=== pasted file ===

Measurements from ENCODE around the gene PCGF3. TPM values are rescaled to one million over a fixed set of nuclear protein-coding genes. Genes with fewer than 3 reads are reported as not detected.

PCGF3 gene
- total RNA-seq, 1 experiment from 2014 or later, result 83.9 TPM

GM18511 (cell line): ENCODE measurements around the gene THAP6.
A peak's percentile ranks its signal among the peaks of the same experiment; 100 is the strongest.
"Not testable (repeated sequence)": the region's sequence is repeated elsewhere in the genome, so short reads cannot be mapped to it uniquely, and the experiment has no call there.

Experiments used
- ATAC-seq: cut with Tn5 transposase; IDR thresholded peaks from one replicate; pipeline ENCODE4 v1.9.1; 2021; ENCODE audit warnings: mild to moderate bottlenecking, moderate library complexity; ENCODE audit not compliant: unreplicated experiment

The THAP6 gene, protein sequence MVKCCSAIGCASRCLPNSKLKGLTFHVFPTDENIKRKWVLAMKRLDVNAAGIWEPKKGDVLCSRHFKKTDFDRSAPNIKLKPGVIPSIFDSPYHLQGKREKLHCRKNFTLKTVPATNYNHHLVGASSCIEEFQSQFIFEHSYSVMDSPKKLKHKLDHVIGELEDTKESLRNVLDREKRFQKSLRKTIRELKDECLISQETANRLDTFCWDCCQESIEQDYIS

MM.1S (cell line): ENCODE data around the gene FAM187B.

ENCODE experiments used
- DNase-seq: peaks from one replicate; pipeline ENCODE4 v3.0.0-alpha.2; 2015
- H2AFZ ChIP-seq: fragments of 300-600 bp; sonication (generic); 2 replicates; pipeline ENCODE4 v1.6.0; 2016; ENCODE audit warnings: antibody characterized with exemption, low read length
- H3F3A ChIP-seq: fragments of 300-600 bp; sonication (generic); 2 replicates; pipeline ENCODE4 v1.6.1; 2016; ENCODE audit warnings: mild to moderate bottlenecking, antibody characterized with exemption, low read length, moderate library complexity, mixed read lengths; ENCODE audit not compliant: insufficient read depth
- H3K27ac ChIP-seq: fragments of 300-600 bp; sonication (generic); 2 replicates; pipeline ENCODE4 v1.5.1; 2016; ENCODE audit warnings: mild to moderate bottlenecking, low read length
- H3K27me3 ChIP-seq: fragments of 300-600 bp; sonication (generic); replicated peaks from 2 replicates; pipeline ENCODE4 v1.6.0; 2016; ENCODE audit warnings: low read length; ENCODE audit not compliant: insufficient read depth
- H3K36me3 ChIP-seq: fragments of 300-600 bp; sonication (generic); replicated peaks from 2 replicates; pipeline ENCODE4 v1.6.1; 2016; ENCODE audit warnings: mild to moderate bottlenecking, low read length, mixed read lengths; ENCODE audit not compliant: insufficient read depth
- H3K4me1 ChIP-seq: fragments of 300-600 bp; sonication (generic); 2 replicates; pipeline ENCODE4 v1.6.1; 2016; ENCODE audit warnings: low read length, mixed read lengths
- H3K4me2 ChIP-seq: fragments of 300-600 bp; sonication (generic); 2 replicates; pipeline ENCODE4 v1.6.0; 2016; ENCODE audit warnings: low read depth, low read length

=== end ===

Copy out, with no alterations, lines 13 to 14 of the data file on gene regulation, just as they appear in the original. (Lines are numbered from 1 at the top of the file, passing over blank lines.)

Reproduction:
- H2AFZ ChIP-seq: fragments of 300-600 bp; sonication (generic); 2 replicates; pipeline ENCODE4 v1.6.0; 2016; ENCODE audit warnings: antibody characterized with exemption, low read length
- H3F3A ChIP-seq: fragments of 300-600 bp; sonication (generic); 2 replicates; pipeline ENCODE4 v1.6.1; 2016; ENCODE audit warnings: mild to moderate bottlenecking, antibody characterized with exemption, low read length, moderate library complexity, mixed read lengths; ENCODE audit not compliant: insufficient read depth